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Showing posts from October, 2007

No Committee to Save the World now

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There is a certain nostalgia in Washington these days for a creative US economic leadership, like back in the 1990s

By LEON HADAR
WASHINGTON CORRESPONDENT

MANY American magazines tend to feature on their covers pictures of Britney Spears, Paris Hilton and other notorious public figures, so that it may be difficult to recall that there was a time when the US media treated economists like John Maynard Keynes, John Kenneth Galbraith and Milton Friedman like celebrities, if not as national superstars.

On Feb 15, 1999, following the 1997 East Asian Financial Crisis and the 1998 Long Term Capital Management collapse/Russia/Brazil financial crisis, Time magazine's cover carried a group photo of then US Federal Reserve chairman Alan Greenspan, US Treasury Secretary Robert Rubin and his deputy, Lawrence Summers, and proclaimed the three to be the chairman and two co-chairmen of the 'Committee to Save the World'.

'Economists as heroes?' asked the magazine. 'It sounds silly…

Sleeping with the enemy

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Ang Lee's award-winning, very expensive and very-long Lust, Caution (158 minutes) reminded me very much of Paul Verhoeven's award-winning, very expensive and very-long Black Book(145 minutes). Both films are historical dramas that take place against the backdrop of war, involving political intrigue, espionage, deception and a lot of violence, torture and sex. Lee's film is set in World War II Shanghai during Japanese occupation while Verhoeven's is set in World War II Holland during the German occupation. "Lust, Caution" is about a young Chinese woman, played by the beautiful and very talented Tang Wei who is a member of an anti-Japanese underground and whose task is to seduce a member of the Japanese collaborationist government, played by the great actor, Tony Leung as part of a scheme to assassinate him while "The Black Book" is about a Dutch-Jewish woman played by Carice van Houten who is a member of an anti-German underground and whose task is t…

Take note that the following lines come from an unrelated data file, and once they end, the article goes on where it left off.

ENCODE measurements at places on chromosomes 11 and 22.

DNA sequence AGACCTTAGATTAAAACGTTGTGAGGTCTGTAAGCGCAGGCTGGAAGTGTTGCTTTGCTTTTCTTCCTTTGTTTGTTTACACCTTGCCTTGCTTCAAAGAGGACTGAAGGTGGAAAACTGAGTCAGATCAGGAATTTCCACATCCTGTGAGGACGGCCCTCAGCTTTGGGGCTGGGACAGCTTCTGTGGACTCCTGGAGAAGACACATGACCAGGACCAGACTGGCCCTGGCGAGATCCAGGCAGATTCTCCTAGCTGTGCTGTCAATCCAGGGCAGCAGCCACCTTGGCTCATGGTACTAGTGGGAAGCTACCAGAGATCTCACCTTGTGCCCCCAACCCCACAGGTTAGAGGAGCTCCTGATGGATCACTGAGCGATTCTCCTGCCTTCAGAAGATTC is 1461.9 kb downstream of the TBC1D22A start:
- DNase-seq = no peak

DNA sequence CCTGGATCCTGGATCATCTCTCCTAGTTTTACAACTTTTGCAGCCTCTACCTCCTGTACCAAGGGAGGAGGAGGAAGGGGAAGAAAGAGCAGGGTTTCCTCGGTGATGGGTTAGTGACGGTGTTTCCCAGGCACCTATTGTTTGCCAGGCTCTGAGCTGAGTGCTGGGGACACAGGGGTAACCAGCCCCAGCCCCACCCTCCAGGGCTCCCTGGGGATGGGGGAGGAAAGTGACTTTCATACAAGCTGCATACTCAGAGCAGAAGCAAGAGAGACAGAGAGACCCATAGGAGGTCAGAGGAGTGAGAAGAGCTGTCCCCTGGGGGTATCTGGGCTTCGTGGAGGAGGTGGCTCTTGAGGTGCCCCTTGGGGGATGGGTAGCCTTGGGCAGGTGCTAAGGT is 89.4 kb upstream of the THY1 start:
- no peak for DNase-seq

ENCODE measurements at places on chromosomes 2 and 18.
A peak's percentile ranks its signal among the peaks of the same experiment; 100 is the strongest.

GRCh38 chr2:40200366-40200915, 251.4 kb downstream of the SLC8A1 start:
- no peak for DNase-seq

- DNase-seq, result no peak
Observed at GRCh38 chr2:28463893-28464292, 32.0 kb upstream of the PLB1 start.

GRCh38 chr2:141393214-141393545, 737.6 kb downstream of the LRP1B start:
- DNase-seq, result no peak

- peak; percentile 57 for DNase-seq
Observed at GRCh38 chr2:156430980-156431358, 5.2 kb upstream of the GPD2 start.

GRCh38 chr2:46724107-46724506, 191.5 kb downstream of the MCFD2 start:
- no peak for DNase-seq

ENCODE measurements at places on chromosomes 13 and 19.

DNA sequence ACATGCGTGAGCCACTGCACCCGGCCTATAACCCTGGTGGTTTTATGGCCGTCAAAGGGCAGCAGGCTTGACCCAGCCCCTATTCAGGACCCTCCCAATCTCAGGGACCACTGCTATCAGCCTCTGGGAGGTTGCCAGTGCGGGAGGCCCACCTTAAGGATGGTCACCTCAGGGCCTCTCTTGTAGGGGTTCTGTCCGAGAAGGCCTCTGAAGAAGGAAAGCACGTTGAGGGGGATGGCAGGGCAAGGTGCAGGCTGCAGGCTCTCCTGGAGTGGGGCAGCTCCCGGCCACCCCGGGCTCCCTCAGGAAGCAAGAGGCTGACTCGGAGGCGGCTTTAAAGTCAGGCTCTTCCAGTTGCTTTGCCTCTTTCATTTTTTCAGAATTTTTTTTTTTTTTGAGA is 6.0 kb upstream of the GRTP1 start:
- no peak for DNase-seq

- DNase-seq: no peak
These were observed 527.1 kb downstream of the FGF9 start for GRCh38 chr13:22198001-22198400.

Loving the weak U.S. dollar

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Business Times - 18 Oct 2007
US happy with falling value of the greenback
By LEON HADAR
WASHINGTON CORRESPONDENT

NOTWITHSTANDING the rhetoric coming out of the Bush Administration about Washington's steadfast commitment to a 'strong' US currency, it is not a secret that most of this city's policymakers seem to share the view that the falling dollar is good news and that it should stay that way for quite a while.

Hence, a friend and long-time critic of the Bush Administration admitted during a recent conversation that 'one of few things that the Bush team did right was not to talk it up as much as the Clinton Administration did'.

Many Americans who associate a strong US economy with a strong US dollar 'just don't get it', he explained. 'Strangely, while it is common knowledge in China, Japan, Malaysia, Argentina, and many other countries that an overvalued currency is a curse, in the US this is much less understood, even among opponents of current …